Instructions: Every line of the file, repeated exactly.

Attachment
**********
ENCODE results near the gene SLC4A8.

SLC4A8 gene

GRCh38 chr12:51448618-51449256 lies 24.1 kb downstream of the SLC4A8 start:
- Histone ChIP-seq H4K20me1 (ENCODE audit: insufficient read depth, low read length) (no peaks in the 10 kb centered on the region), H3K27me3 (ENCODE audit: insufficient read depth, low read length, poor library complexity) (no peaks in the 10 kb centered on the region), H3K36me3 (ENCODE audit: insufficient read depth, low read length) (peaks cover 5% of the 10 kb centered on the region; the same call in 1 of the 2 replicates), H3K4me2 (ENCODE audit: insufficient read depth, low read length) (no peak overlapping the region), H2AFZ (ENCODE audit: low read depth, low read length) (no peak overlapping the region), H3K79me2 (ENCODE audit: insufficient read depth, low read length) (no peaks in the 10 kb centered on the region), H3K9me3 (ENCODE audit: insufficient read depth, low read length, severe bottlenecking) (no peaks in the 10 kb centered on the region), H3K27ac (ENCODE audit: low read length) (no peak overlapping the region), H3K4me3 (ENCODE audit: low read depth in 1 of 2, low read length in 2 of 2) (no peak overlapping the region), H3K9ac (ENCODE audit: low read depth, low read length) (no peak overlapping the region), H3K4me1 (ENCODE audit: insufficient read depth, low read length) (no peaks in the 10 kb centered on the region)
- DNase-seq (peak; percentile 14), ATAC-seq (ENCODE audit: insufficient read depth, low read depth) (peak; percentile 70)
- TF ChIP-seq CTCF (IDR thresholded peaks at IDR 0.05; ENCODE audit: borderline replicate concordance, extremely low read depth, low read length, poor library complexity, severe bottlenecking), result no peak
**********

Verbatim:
ENCODE results near the gene SLC4A8.

SLC4A8 gene

GRCh38 chr12:51448618-51449256 lies 24.1 kb downstream of the SLC4A8 start:
- Histone ChIP-seq H4K20me1 (ENCODE audit: insufficient read depth, low read length) (no peaks in the 10 kb centered on the region), H3K27me3 (ENCODE audit: insufficient read depth, low read length, poor library complexity) (no peaks in the 10 kb centered on the region), H3K36me3 (ENCODE audit: insufficient read depth, low read length) (peaks cover 5% of the 10 kb centered on the region; the same call in 1 of the 2 replicates), H3K4me2 (ENCODE audit: insufficient read depth, low read length) (no peak overlapping the region), H2AFZ (ENCODE audit: low read depth, low read length) (no peak overlapping the region), H3K79me2 (ENCODE audit: insufficient read depth, low read length) (no peaks in the 10 kb centered on the region), H3K9me3 (ENCODE audit: insufficient read depth, low read length, severe bottlenecking) (no peaks in the 10 kb centered on the region), H3K27ac (ENCODE audit: low read length) (no peak overlapping the region), H3K4me3 (ENCODE audit: low read depth in 1 of 2, low read length in 2 of 2) (no peak overlapping the region), H3K9ac (ENCODE audit: low read depth, low read length) (no peak overlapping the region), H3K4me1 (ENCODE audit: insufficient read depth, low read length) (no peaks in the 10 kb centered on the region)
- DNase-seq (peak; percentile 14), ATAC-seq (ENCODE audit: insufficient read depth, low read depth) (peak; percentile 70)
- TF ChIP-seq CTCF (IDR thresholded peaks at IDR 0.05; ENCODE audit: borderline replicate concordance, extremely low read depth, low read length, poor library complexity, severe bottlenecking), result no peak